Recently I downloaded a large number of PDFs of an old magazine that I wanted to read. I’m particular about my file names, so I used A Better Finder Rename to fix them so they all looked like this:

  • 1934 0104 Old Magazine.pdf
  • 1934 0111 Old Magazine.pdf
  • 1934 0118 Old Magazine.pdf
  • 1934 0125 Old Magazine.pdf

Things looked great, so I imported the PDFs into Calibre, free & open source software that is basically an iTunes for ebooks. Unfortunately, the Titles listed in Calibre looked like this:

  • Old Magazine, Jan 04, 1934
  • Old Magazine, January 11, 1934
  • Old Magazine January 18, 1934
  • 1934 0125 Old Magazine

Out of the 48 or so PDFs I imported, one about five imported with the correct Titles. I assumed that the file names I gave the PDFs would be the same as their Titles in Calibre. But clearly they weren’t. What was going on?

I started by opening a PDF in Preview & selecting Tools > Show Inspector > General Info. I immediately noticed the Title field, which said Old Magazine November 10, 1934. Aha! I needed to change the Title metadata in the PDF1. But not in just one PDF—in about 200 PDFs, and programmatically, from the command line. Why? Because I sure as heck wasn’t gonna do it one at a time2.

After looking at several different methods, most of which made you change the Title one file at a time, which was useless. Finally, I discovered PDFtk, short for “The PDF Toolkit”. This is a cross-platform command line app that describes itself as able to do all of the following:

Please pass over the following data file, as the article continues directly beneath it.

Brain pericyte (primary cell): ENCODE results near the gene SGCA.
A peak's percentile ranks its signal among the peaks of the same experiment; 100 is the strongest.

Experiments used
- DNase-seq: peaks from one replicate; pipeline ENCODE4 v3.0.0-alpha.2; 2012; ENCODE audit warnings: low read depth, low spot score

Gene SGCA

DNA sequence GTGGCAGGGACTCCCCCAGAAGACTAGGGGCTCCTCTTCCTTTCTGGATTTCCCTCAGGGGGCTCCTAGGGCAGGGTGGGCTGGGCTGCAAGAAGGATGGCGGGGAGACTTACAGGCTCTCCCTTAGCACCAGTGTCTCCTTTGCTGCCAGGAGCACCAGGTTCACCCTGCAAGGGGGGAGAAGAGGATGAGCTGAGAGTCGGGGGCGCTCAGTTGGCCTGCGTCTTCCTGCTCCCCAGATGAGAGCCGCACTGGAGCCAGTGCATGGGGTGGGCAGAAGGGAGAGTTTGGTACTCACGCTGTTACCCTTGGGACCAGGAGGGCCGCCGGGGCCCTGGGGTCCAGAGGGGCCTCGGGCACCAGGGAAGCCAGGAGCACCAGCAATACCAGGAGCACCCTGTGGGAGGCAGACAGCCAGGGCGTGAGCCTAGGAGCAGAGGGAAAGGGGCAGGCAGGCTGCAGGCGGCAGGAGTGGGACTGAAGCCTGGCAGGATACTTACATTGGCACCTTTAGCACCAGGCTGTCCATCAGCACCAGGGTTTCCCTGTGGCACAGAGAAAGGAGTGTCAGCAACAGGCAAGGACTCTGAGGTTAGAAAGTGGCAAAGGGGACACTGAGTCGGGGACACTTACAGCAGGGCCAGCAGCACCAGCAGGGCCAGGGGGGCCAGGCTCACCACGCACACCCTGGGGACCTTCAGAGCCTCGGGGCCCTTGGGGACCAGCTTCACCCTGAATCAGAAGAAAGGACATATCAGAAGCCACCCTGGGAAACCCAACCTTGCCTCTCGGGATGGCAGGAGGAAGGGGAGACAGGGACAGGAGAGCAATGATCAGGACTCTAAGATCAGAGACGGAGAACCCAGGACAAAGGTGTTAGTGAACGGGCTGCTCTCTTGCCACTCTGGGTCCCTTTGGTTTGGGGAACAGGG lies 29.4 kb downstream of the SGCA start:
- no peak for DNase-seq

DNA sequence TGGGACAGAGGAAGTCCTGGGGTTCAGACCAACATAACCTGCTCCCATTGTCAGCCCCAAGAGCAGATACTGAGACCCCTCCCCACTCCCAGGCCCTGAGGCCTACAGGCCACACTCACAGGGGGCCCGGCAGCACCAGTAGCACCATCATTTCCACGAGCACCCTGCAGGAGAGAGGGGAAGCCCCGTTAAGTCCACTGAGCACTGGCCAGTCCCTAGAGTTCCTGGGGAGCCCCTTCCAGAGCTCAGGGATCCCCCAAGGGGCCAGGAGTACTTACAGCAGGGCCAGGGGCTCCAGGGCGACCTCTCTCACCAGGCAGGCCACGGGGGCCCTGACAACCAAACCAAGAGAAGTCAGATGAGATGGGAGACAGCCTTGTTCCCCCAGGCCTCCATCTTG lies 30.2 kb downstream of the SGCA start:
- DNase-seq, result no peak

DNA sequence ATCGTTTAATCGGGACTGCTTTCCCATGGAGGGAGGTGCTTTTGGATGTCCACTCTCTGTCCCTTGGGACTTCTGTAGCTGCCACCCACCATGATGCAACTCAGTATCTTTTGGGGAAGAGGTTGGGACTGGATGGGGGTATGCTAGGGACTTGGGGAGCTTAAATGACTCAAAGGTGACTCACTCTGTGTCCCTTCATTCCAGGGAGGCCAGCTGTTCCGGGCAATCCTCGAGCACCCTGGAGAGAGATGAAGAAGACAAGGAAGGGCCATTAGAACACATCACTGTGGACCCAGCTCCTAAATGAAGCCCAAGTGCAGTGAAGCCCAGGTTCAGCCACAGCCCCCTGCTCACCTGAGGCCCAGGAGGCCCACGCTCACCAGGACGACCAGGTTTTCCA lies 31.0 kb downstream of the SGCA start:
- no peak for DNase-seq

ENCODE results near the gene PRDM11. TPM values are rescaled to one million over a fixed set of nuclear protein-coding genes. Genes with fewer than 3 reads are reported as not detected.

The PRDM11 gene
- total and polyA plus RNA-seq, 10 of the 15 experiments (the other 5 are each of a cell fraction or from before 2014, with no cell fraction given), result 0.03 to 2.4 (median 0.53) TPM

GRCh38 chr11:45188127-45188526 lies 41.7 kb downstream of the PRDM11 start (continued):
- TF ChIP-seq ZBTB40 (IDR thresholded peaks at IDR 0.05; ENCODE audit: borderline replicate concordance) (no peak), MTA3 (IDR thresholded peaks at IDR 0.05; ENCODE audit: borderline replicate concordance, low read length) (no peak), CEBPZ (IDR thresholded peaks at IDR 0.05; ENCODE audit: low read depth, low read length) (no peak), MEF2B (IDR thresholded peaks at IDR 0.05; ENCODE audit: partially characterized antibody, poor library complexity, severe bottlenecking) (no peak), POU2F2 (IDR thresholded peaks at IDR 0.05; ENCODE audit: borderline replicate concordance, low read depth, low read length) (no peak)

• Merge PDF Documents or Collate PDF Page Scans
  • Split PDF Pages into a New Document
  • Rotate PDF Documents or Pages
  • Decrypt Input as Necessary (Password Required)
  • Encrypt Output as Desired
  • Fill PDF Forms with X/FDF Data and/or Flatten Forms
  • Generate FDF Data Stencils from PDF Forms
  • Apply a Background Watermark or a Foreground Stamp
  • Report PDF Metrics, Bookmarks and Metadata
  • Add/Update PDF Bookmarks or Metadata
  • Attach Files to PDF Pages or the PDF Document
  • Unpack PDF Attachments
  • Burst a PDF Document into Single Pages
  • Uncompress and Re-Compress Page Streams
  • Repair Corrupted PDF (Where Possible)


Start by downloading PDFtk for your Mac from it’s website. It’s a PKG file, so just click on it, answer Continue, Continue, Install, & you now have PDFtk installed at /opt/pdflabs/pdftk.

Now let’s get that metadata out of an existing PDF so we can see it.

$ cd TNY
$ pdftk 1934\ 0104\ Old\ Magazine.pdf dump_data output report.txt
$ cat report.txt
InfoKey: Creator
InfoValue: PScript5.dll Version 5.2.2
InfoKey: Title
InfoValue: Old Magazine, Jan 04, 1934
InfoKey: Producer
InfoValue: Acrobat Distiller 8.1.0 (Windows)
InfoKey: Author
InfoValue: kao
InfoKey: ModDate
InfoValue: D:20091228164142-05'00'
InfoKey: CreationDate
InfoValue: D:20091228164142-05'00'
PdfID0: 4ffa99d7de15c0856ed0d9d23c8bab80
PdfID1: 717e840b8d76c044a86a7ce38d9c0658
NumberOfPages: 84
PageLabelNewIndex: 1
PageLabelStart: 1
PageLabelNumStyle: DecimalArabicNumerals